The Cognitive Science Society and the Glushko-Samuelson Foundation will award up to five outstanding dissertation prizes in cognitive science. The goals of these prizes are to increase the prominence of cognitive science, and encourage students to engage in interdisciplinary efforts to understand minds and intelligent systems. The hope is that the prizes will recognize and honor young researchers conducting ground-breaking research in cognitive science. The eventual goal is to aid in efforts to bridge between the areas of cognitive science and create theories of general interest to the multiple fields concerned with scientifically understanding the nature of minds and intelligent systems. Promoting a unified cognitive science is consistent with the belief that understanding how minds work will require the synthesis of many different empirical methods, formal tools, and analytic theories. 2011 was the inaugural year of this prize, and a new competition is held annually.
A Description of the Prizes
- Up to five Robert J. Glushko Dissertation/Ph.D. Thesis Prizes in Cognitive Science will be awarded annually. Each prize will be accompanied by a certificate and a $10,000 award to be used by the recipient without any constraints. Prize winners will also receive three years of complimentary membership in the Cognitive Science Society starting with the year in which they have won the prize.
- Prize-winning dissertations/Ph.D. theses are expected to transcend any one of the individual fields comprising cognitive science. They should centrally address issues of interest to multiple fields that comprise cognitive science, including: psychology, computer science, philosophy, linguistics, anthropology, neuroscience, and education.
- Prize-winners must have received a PhD degree no more than two years before the January 15 nomination deadline. For the 2017 prizes, dissertations will be considered from individuals who received their PhD degrees during the period from January 15, 2015 to January 15, 2017.
- The dissertation/Ph.D. thesis prizes are open to any student who has conducted dissertation/thesis research related to cognitive science, regardless of nationality or originating department.
The prizes are funded by the Robert J. Glushko and Pamela Samuelson Foundation, based in San Francisco.
Robert J. Glushko is an entrepreneur in Silicon Valley who received a Ph.D. in Cognitive Psychology in 1979 under David Rumelhart’s supervision. He is an Adjunct Professor at the School of Information (I-School) at the University of California, Berkeley. He also funds the David E. Rumelhart Prize for Contributions to the Theoretical Foundations of Human Cognition.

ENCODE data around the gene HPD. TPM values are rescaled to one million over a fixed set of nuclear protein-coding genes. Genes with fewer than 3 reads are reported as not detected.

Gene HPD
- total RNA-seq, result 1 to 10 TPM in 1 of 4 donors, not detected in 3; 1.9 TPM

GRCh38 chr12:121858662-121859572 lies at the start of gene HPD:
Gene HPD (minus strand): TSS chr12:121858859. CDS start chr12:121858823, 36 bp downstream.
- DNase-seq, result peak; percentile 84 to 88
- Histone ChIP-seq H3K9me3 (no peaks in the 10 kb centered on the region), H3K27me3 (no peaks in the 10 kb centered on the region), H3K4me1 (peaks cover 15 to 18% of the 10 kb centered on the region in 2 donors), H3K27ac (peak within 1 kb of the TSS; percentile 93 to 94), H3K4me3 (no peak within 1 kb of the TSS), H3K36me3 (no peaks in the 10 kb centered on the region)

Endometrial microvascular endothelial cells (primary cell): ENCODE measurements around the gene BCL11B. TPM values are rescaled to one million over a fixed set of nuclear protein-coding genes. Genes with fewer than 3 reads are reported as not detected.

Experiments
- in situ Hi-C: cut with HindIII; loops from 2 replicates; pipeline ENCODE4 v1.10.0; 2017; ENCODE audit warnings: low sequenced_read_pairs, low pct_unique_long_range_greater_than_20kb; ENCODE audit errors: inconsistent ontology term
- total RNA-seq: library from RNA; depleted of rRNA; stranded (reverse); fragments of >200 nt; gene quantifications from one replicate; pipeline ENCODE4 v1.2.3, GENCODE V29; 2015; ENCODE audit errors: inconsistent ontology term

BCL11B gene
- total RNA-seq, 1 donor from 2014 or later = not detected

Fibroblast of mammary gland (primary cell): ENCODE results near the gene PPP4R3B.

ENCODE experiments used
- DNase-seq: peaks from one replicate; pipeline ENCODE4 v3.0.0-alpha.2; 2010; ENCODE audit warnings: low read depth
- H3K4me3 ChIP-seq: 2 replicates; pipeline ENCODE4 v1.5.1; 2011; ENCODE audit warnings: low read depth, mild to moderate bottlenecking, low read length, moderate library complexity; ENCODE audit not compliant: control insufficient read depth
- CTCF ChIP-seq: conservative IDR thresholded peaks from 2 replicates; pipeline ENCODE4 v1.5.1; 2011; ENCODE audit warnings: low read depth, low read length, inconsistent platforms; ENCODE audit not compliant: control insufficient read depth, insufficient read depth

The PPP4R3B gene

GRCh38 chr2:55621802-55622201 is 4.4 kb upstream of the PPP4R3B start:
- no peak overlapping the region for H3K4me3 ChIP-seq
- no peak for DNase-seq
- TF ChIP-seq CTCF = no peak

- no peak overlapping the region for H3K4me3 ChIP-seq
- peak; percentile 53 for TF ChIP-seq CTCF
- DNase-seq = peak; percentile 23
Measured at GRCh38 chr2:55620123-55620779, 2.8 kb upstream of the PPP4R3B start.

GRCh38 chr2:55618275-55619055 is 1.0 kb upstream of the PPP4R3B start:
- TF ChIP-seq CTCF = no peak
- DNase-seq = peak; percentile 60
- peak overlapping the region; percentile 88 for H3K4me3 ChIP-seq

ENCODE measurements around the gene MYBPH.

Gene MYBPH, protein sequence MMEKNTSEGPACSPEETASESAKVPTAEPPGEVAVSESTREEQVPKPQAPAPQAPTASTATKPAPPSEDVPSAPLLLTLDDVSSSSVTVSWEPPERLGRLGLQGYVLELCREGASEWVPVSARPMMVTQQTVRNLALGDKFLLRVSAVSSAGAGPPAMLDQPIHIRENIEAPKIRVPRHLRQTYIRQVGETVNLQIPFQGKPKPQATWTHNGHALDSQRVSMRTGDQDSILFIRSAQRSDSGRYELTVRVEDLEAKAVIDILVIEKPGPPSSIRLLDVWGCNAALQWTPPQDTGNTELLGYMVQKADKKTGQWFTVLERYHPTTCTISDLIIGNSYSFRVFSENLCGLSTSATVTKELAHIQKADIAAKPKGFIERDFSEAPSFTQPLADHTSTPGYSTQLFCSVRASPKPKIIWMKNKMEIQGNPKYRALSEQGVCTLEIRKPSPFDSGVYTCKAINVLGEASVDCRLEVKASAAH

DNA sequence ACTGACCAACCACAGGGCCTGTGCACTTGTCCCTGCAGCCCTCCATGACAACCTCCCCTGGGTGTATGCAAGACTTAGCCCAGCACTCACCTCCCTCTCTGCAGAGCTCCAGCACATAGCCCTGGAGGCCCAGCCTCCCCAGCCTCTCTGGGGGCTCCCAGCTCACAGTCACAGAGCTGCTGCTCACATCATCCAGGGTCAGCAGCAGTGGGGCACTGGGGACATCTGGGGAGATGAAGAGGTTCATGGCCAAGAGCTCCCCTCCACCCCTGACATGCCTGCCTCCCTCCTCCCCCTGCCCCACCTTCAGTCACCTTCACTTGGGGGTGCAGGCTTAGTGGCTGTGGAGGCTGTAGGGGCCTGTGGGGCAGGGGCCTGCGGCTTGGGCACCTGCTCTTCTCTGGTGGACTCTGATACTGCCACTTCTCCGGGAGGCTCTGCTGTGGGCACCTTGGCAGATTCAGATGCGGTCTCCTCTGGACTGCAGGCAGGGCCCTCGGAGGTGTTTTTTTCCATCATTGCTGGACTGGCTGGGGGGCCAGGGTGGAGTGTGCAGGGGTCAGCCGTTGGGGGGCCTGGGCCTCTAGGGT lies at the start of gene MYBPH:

The Robert J. Glushko Prize is administered by the Prize Selection Committee in consultation with the Glushko-Samuelson Foundation. Screening of nominees and selection of the prize winner will be performed by the Prize Selection Committee. Scientific members (including the Chair) of the Prize Selection Committee will serve for up to two four-year terms, and are appointed by the Governing Board of The Cognitive Science Society in consultation with the Glushko-Samuelson Foundation. A representative of the Foundation also serves on the Prize Selection Committee.
- Adele Goldberg (Chair), Professor of Psychology, Princeton University
- Nicholas Chater, Professor of Behavioral Science, University of Warwick
- Thomas Griffiths, Professor of Psychology & CogSci UC-Berkeley
- Barbara Knowlton, Professor of Psychology, UC-Los Angeles
- John Laird, John L. Tischman Professor of Engineering, U. of Michigan
- Shaun Nichols, Professor of Philosophy, University of Arizona
- Jenny Saffran, Professor of Psychology, University of Wisconsin
- The deadline for nominations is January 15. Self-nominations are welcome.
Awardees will be announced by April 15.
- Candidates for the award or an advisor who nominates a candidate should submit the following materials electronically by the deadline above to this e-mail, in ascii, PDF, or Word format.
- A cover letter indicating the name and current contact information for the candidate, title of the dissertation, Ph.D. institution, date on which the Ph.D. was awarded, and contact information for the three faculty who will be contributing letters of support.
- A curriculum vitae of the candidate
- The dissertation itself
- A précis of no more than 4,000 words (references do not count in the word limit) written by the candidate describing the dissertation research. This description should clearly express the importance, novelty, and interdisciplinary contribution of the dissertation. The précis should be suitable for review by a broad spectrum of cognitive scientists.